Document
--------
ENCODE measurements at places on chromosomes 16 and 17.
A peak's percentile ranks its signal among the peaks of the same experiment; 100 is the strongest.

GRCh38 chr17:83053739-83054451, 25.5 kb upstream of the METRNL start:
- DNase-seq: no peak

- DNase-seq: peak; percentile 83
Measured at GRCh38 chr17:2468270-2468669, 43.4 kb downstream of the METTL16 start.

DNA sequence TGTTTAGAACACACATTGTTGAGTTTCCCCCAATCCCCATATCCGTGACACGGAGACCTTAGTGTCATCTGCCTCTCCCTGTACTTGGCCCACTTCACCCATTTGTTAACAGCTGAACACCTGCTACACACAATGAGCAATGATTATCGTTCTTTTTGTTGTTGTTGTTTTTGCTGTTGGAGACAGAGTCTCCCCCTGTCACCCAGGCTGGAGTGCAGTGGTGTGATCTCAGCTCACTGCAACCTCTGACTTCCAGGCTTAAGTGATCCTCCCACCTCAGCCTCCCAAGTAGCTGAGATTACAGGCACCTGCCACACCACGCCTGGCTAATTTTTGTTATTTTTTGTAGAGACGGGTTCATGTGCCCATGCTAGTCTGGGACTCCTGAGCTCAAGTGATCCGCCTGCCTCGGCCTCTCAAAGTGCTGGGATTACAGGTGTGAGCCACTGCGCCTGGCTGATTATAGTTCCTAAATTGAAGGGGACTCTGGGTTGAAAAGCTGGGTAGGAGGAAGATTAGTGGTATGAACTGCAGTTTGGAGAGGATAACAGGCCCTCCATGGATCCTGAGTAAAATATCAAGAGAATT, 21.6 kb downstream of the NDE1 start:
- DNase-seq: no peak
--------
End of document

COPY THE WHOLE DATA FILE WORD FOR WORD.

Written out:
ENCODE measurements at places on chromosomes 16 and 17.
A peak's percentile ranks its signal among the peaks of the same experiment; 100 is the strongest.

GRCh38 chr17:83053739-83054451, 25.5 kb upstream of the METRNL start:
- DNase-seq: no peak

- DNase-seq: peak; percentile 83
Measured at GRCh38 chr17:2468270-2468669, 43.4 kb downstream of the METTL16 start.

DNA sequence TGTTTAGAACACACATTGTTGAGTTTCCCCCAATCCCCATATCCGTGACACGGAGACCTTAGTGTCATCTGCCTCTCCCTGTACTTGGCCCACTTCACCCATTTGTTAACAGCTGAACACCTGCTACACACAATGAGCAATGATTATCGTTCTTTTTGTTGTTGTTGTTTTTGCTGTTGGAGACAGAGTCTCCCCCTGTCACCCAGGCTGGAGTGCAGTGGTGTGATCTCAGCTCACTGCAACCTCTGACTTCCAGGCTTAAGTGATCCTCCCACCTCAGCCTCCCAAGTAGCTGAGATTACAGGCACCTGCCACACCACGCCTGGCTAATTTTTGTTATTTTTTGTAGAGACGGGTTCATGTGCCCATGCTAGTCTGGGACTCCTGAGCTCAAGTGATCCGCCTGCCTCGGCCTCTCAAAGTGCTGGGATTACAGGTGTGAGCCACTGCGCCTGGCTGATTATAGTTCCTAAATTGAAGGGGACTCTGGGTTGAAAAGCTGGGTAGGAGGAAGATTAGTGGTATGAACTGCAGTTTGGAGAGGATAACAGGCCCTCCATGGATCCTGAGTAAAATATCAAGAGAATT, 21.6 kb downstream of the NDE1 start:
- DNase-seq: no peak